The holidays are a great time to create lasting memories by doing Thanksgiving or Christmas activities with your kids. Some of these holiday activities involve the whole family, and some just need a little help from you. Others your kids can do on their own. Some of these family activities will get you out of the house, and some are holiday activities for kids to do at home. Look at these fun holiday activities for kids, from family outings to seasonal crafts you can do at home together.
Fun Holiday Activities for the Whole Family
Visit a holiday light show.
Gazing at Christmas lights is a relaxing and festive holiday activity. You might find a place with a drive-through lights display. In my city, we can go to the zoo to see a lights show paired with holiday music. If you don’t have either of these options near you, drive around to find neighborhoods with decorated houses. Take a holiday scavenger hunt or bingo card with you to see who can spot the most items on the list. Have a vote for your family’s favorite display.
Attend a live nativity.
I have never attended a live nativity, but maybe this will be the year. My daughter is now old enough to appreciate the significance of the display. Sometimes these holiday activities even include a petting zoo where children can interact with sheep. A live nativity brings the Bethlehem account to life in a child’s mind. She can find out what it might be like to be a shepherd who cares for sheep.
Go Christmas caroling.
Find a group of other families and go caroling together. Unless you are very confident singers, having a bigger group makes it easier to produce a nice sound. Gather a list of addresses for elderly members of your church or choose a neighborhood and go door to door. You might even go to a long-term care home to sing to the elderly residents. Bring printed words along for carols you don’t know as well. If you go out at night, bring flashlights for safety and to see any lyrics you have printed.
Watch holiday movies together.
It’s not truly Christmas until I’ve seen Rudolph the Red-Nosed Reindeer and It’s a Wonderful Life. Perhaps you have some holiday traditions that include watching movies. Share these wonderful stories with your children so they can enjoy them for years to come. Combine movie night with holiday treats for an extra boost of cheer.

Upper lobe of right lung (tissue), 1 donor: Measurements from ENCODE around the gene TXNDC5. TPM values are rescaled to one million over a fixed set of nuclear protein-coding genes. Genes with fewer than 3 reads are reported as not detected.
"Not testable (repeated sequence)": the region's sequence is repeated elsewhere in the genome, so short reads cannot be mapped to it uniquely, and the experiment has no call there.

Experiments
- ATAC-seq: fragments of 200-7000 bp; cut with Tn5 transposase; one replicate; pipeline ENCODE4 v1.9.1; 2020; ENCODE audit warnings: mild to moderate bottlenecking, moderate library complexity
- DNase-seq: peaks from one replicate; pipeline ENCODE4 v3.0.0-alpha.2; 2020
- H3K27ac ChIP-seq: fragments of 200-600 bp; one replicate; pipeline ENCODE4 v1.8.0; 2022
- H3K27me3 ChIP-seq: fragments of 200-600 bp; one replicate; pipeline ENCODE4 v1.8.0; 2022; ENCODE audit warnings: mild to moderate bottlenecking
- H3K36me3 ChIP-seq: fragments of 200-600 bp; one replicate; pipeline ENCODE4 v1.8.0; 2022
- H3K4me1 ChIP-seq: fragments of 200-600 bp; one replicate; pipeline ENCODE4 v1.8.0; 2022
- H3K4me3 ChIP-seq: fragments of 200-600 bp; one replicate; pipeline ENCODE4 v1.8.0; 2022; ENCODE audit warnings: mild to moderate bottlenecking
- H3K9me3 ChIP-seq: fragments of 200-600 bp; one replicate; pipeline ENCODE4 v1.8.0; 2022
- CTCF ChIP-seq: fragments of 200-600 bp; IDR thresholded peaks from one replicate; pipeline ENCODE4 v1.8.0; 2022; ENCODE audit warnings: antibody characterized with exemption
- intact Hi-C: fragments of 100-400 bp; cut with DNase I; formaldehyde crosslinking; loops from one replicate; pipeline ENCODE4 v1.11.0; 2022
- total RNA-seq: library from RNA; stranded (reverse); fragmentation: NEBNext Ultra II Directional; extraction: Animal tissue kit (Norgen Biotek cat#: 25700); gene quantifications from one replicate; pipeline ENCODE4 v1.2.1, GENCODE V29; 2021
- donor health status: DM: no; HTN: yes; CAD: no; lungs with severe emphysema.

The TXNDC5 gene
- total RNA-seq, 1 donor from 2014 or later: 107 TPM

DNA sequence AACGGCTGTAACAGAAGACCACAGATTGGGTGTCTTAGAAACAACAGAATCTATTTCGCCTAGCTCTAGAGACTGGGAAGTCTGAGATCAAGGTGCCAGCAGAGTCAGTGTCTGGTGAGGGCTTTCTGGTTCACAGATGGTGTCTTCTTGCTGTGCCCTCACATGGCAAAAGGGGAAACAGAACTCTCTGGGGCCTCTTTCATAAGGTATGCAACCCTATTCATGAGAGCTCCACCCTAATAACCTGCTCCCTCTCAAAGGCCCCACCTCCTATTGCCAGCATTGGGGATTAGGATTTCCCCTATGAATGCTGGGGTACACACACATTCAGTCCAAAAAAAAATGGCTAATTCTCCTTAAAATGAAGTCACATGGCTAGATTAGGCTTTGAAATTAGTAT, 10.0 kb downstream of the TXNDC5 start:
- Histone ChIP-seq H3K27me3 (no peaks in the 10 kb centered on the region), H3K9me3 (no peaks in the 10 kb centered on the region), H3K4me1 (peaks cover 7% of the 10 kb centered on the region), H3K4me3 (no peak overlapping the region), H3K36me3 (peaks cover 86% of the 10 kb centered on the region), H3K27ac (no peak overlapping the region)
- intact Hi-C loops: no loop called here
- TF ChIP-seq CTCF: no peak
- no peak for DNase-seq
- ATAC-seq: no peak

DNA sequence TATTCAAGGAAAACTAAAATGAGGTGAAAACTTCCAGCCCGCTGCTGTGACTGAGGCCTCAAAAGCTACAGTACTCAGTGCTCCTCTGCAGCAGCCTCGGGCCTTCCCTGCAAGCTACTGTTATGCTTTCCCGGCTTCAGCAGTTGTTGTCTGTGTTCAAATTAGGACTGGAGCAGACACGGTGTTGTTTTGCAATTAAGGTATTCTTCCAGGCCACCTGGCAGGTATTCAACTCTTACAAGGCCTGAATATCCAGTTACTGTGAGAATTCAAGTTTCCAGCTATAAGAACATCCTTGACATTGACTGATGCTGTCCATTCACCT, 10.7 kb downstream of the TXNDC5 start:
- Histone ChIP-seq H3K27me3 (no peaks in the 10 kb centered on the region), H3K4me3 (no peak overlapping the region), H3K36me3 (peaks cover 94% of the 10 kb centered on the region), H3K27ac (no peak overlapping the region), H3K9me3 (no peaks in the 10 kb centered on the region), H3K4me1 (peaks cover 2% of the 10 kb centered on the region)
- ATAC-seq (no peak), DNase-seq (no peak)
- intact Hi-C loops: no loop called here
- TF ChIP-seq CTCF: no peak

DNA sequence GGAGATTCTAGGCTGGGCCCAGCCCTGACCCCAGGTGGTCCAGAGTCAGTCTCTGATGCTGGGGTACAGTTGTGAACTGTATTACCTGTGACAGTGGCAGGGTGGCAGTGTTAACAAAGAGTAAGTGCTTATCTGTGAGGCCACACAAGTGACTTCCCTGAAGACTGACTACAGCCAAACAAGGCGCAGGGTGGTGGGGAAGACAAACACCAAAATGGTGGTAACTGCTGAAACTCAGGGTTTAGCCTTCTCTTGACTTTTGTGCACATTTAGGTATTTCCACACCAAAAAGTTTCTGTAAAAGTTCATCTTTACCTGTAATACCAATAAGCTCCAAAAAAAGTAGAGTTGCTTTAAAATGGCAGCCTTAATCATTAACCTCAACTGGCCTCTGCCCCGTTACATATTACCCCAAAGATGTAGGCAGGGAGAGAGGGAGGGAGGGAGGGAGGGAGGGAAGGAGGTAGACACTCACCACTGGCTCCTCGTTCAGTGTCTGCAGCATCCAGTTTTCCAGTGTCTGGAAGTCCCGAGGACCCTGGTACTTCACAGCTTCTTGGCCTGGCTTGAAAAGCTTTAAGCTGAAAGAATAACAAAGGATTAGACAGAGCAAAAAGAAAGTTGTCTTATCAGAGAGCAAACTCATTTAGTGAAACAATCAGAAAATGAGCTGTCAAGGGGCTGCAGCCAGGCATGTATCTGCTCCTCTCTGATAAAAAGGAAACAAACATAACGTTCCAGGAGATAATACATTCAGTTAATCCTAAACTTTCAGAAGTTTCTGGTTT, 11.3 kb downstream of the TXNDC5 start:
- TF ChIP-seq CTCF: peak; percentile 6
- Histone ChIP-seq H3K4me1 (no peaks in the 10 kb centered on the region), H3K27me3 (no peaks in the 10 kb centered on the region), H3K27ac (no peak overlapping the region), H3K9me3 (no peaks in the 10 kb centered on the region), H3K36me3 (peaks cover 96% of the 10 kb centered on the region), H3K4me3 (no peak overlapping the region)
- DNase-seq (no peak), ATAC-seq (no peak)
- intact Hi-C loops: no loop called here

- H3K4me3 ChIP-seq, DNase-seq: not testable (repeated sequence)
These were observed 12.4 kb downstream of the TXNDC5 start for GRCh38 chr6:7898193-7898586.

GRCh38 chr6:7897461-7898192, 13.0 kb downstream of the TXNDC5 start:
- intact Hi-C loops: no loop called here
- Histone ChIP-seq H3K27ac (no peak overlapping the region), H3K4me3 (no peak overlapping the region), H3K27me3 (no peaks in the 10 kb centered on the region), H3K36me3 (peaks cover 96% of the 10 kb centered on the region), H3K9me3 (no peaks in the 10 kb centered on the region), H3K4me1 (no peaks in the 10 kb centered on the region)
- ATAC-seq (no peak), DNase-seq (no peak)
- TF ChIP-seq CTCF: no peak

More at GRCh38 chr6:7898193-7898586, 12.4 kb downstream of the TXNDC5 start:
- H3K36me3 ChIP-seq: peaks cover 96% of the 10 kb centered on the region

Holiday Activities to do with Kids at Home
Get some balloons, straws, and at least two long strings. Then find some paper and markers to decorate the balloons. Decorate the balloons like turkeys for Thanksgiving or like reindeer or sheep for Christmas. Tape a drinking straw to the top of each balloon, and feed the string through the straw. Then secure the end of the string and let your balloons race down the zip line to the finish. You can turn this holiday activity into a science activity by varying the initial height of the string or size of the balloons. Record speeds for each condition, and see if you can explain your results.
Remember that old Rudolph movie I mentioned? It was created with stop-motion animation. Creating your own stop-motion film could take several days or weeks, depending on the length or materials needed. You could recreate the Christmas narrative, Frosty the Snowman, or some other holiday-themed story. Use Play-Doh to create your characters or any part of your scene that will need to move. Put your camera on a tripod so that the final video is not jarring to watch. Set up the first scene and take a picture. Then make small movements in the characters and take the picture again. The smaller the movements, the smoother your stop-motion animation will be. A film will also take longer to produce if you use very small movements, so adjust based on the time you have.
Fudge is a fun holiday treat that also tastes great. Letting children use a candy thermometer during cooking might make them feel a little like scientists. If you don’t want to eat all the fudge, share some with neighbors or friends.
Bath Bombs or Other Gifts